Sterling edged up against the dollar but fell against the euro after worse-than-expected UK GDP data, while investors focused on Brexit negotiations where the “mood music” was seen to have improved.
Britain’s GDP rose 2.1% in August - the slowest increase since the economy began to recover in May from its record slump. Much of what growth occurred was down to the government’s one-off restaurant subsidy scheme.
The data had limited impact on the pound, which was in its third consecutive day of gains against the dollar and only slightly down versus the euro.
Jeremy Stretch, head of G10 FX strategy at CIBC Capital Markets, said that the GDP data, which calls into question the idea of a V-shaped recovery, had little effect on the market since it was already expected that local lockdown measures would limit economic growth in the fourth quarter.
At 0808 GMT, sterling was at $1.2953, up 0.2% on the day against the dollar. The greenback was heading for a second week of losses as investors increased bets that Joe Biden would win the U.S. presidential election on Nov. 3 and offer fiscal stimulus afterwards.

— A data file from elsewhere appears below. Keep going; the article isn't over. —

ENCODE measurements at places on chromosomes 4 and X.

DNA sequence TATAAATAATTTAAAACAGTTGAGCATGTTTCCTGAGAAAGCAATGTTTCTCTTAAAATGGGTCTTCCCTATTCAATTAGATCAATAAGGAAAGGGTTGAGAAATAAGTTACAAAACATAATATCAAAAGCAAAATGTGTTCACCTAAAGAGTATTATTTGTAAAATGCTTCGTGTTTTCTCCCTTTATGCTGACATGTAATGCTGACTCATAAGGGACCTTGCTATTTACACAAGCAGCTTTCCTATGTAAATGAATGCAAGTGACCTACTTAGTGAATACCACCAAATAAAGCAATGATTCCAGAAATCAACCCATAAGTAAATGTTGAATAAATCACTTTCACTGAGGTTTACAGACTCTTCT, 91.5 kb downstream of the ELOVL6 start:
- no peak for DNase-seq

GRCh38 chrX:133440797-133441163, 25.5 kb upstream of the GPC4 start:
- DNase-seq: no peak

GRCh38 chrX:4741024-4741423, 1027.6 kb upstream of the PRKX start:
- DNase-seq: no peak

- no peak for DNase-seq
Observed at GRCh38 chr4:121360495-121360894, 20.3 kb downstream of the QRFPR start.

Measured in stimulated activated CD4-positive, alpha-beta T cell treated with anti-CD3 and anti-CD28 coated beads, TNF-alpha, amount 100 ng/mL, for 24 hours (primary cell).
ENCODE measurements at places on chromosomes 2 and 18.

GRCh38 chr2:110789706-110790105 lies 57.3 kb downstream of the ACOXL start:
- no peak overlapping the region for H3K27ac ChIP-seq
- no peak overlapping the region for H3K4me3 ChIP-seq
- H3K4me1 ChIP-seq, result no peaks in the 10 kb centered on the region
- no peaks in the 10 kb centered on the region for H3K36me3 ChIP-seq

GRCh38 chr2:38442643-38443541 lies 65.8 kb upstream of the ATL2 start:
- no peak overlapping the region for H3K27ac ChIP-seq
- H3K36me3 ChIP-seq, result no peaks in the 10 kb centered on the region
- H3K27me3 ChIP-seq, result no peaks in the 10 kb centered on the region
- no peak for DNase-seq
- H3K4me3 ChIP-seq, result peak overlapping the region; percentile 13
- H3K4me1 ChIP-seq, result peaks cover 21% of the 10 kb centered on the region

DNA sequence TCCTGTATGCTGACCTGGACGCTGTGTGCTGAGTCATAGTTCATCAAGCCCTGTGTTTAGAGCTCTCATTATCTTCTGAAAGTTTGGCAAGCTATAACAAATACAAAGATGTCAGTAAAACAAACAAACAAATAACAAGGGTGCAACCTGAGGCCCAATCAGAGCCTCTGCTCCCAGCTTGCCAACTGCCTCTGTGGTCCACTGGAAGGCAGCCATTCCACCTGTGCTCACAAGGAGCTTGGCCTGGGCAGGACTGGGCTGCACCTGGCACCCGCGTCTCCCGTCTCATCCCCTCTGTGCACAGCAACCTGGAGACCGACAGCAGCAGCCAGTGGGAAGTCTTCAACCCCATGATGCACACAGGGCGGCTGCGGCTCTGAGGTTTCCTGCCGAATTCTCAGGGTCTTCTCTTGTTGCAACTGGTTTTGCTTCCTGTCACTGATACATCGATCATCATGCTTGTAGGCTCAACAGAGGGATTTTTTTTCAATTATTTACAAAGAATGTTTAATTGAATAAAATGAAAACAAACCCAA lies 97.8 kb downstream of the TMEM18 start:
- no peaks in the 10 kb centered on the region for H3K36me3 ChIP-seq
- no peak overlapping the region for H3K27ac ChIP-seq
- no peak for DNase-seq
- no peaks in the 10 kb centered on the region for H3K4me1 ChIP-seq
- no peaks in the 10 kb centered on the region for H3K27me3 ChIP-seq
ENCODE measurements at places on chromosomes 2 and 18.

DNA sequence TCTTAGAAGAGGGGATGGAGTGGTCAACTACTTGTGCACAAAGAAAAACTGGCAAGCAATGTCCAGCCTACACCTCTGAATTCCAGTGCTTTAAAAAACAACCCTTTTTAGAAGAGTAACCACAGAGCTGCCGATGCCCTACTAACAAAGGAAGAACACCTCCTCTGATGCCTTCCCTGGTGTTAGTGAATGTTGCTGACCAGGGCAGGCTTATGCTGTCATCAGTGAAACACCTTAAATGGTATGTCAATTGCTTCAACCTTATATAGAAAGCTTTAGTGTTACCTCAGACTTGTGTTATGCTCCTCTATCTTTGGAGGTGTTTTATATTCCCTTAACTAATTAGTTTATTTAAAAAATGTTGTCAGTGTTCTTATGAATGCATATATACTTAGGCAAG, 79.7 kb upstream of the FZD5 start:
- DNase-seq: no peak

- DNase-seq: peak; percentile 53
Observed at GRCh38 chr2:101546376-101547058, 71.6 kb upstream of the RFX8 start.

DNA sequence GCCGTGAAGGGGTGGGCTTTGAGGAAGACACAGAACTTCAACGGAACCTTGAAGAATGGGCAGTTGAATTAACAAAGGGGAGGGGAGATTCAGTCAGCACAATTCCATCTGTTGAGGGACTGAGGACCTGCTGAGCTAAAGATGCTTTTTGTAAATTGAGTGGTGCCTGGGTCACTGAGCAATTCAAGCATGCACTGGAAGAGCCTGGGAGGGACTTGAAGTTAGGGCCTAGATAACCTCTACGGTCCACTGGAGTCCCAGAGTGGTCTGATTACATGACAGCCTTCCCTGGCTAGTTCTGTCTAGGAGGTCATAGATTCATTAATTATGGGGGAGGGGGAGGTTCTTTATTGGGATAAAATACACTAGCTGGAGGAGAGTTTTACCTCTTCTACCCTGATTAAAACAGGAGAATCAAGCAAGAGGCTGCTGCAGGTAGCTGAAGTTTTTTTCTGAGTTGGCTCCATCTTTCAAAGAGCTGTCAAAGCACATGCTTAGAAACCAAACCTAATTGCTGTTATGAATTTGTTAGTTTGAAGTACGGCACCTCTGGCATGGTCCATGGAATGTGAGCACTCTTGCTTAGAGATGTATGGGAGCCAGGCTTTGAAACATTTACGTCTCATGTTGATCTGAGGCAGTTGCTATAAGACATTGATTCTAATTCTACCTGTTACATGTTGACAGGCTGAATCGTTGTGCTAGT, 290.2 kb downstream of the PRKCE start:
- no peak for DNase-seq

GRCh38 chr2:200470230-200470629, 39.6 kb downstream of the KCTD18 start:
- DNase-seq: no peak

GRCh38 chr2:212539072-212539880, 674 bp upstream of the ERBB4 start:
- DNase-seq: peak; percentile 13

Versus the euro, the dollar was up around 0.2%, at 91.05 pence per euro.
The week has proven volatile for the British currency as Britain and the EU negotiate their future relationship. Hopes that a no-deal Brexit will be avoided have risen in recent days, ahead of the European Council meeting on Oct. 15-16.
Both sides in negotiations have said a deal is possible, but the pound has ricocheted on contradicting headlines about how much progress has been made.
“The last two weeks have seen some brutal whipsawed price action in sterling,” said Stretch.
“There is going to be that ongoing susceptibility to Brexit headlines but the mood music still seems to be reasonably positive,” he said, adding that sterling could test the key $1.30 level again if the risk environment remains constructive.
Ireland’s foreign minister said on Friday that he believed Britain and the European Union could strike a limited trade deal.
British finance minister Rishi Sunak will announce later on Friday a new plan to support jobs at risk from the coronavirus pandemic.
Reporting by Elizabeth Howcroft; Editing by Mark Heinrich